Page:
ANIMA has not been shaped to provide benefits for tiny fractions of people interested in or affected by aviation noise but for the widest community. We are strongly expecting our project to be of benefit to a wide range of stakeholders
Communities living around airports
Community living around airports are the primary targets of ANIMA. They are obviously enduring the noise impact, and reducing noise must keep on being a chief objective of the aviation policies led at various levels. Though, surveys show that for similar levels of noise, some communities around airports are complaining and some are not. Thus, we do know that beyond noise, non-acoustical factors are strongly affecting the capacity of communities to tolerate or to compensate the annoyance. Analysing, disseminating and implementing mechanisms and measures that are actually allowing communities to accept reasonable levels of noise through engagement and/or compensation is the first objective of ANIMA.
Airport managers and local authorities
Airport managers or local authorities that they are depending on are often facing opposite incentives: they must enforce stringent regulations to ensure the lowest levels of nuisance to their neighbourhood, including noise, while being urged and often keen to develop local economy through traffic growth. Various bodies – especially the ICAO – enacted balanced approaches to harmonize these diverging requirements. However, some airports are more successful than others in implementing efficient practices to mitigate the annoyance. Through reviewing and exemplifying existing practices, ANIMA will help to identify and spread the best practices to a wide set of European airports, taking into account their particularities.
Researchers and the European aircraft industry
Important European and national research programmes have already led to a significant aviation noise reduction. Though, the traffic growth and an increased sensitivity to noise and other environmental concerns made these progresses mostly unnoticeable for neighbouring communities, especially in Europe. Moreover technological limitations and some regulations effects are likely to curb further progresses on noise reduction. In this context, we strongly believe that ANIMA – through its very multidisciplinary approach – will significantly increase the research efficiency: in connecting annoyance factors to design processes, we aim at giving to engineers as well as to operational planners, tools allowing them to design aircraft and to imagine traffic patterns that would lower annoyance. ANIMA will thus help to make the link between technological developments and environmental concerns.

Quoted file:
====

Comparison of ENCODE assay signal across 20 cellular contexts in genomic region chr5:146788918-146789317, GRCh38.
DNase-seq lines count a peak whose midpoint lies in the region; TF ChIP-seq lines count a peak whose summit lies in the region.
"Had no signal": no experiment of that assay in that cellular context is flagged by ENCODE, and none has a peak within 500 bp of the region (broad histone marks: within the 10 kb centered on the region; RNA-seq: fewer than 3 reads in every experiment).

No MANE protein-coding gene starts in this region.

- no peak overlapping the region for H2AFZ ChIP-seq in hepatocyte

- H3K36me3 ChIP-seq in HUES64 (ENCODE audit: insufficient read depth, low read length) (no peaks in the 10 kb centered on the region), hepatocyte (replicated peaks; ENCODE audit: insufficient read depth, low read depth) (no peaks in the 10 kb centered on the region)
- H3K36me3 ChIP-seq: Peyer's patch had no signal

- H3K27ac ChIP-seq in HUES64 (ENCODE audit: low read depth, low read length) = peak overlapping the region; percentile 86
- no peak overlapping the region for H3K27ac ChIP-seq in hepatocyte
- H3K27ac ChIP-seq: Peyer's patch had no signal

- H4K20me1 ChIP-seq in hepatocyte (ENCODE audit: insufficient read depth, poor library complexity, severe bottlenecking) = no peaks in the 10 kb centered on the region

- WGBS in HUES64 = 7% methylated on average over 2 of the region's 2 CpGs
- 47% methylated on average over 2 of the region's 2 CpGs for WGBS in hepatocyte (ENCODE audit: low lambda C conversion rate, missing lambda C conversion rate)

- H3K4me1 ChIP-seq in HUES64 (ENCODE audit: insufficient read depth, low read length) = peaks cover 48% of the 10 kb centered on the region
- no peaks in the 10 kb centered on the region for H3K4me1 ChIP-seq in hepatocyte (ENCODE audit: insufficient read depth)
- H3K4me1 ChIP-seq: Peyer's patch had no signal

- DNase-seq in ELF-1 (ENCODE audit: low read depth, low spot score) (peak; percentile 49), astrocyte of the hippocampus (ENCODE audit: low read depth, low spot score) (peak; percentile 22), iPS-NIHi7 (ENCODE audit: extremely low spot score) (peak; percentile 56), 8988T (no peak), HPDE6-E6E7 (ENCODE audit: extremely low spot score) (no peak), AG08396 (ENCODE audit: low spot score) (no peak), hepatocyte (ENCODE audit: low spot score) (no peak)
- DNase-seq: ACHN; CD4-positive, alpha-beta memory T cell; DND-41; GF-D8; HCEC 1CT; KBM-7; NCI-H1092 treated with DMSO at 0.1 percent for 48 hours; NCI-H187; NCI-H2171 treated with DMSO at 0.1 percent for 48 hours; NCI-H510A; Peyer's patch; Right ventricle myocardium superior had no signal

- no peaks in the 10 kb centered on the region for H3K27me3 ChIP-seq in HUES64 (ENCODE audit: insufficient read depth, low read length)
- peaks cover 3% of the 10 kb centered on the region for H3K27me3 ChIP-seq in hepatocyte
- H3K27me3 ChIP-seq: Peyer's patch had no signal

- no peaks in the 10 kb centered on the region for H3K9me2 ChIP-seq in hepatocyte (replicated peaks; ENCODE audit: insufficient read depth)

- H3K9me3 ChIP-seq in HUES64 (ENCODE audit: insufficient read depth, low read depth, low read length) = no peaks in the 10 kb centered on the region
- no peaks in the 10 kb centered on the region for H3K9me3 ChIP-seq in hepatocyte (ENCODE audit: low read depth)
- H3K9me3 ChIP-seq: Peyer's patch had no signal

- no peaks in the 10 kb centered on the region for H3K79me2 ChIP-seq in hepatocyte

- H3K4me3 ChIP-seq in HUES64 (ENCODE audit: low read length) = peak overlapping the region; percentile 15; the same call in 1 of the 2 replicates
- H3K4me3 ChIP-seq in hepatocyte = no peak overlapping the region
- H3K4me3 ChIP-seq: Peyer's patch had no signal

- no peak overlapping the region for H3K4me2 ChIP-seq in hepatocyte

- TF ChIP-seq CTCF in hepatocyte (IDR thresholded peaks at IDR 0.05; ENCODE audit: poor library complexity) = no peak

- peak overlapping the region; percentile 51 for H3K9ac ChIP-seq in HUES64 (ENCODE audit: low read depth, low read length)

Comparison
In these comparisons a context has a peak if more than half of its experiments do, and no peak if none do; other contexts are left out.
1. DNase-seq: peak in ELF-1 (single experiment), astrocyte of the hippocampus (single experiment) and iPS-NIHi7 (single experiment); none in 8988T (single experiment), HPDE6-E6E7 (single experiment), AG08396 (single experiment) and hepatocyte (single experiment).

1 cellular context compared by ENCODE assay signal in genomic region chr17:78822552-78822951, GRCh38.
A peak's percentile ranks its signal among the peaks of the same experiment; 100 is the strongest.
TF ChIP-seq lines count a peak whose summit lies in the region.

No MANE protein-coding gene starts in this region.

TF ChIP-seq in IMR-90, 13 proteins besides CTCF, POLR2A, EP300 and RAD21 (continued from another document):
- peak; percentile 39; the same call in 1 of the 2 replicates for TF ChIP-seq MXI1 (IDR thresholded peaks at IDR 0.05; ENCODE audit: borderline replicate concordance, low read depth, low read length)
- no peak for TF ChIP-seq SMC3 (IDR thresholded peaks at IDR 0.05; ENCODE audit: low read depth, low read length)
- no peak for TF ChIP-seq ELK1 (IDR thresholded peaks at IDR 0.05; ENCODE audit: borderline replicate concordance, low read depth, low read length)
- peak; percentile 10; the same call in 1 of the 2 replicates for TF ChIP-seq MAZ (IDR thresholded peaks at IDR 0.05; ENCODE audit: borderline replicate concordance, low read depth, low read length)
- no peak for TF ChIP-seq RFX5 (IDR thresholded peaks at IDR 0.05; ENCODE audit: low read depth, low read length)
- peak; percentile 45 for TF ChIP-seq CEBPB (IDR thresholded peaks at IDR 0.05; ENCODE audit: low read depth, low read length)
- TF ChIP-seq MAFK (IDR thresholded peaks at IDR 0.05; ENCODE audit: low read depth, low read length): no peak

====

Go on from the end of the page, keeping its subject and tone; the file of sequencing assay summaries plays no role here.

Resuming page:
European policy-makers and decisional bodies are eager to achieve a better outlook and planning of forthcoming progresses on community noise and to strengthen a vibrant European research network for reinforcing the efficiency of associated research. ANIMA is exactly fulfilling this mission by gathering a critical mass of researchers, by providing and maintaining sound roadmaps on aircraft noise and by proposing from past and present works further developments.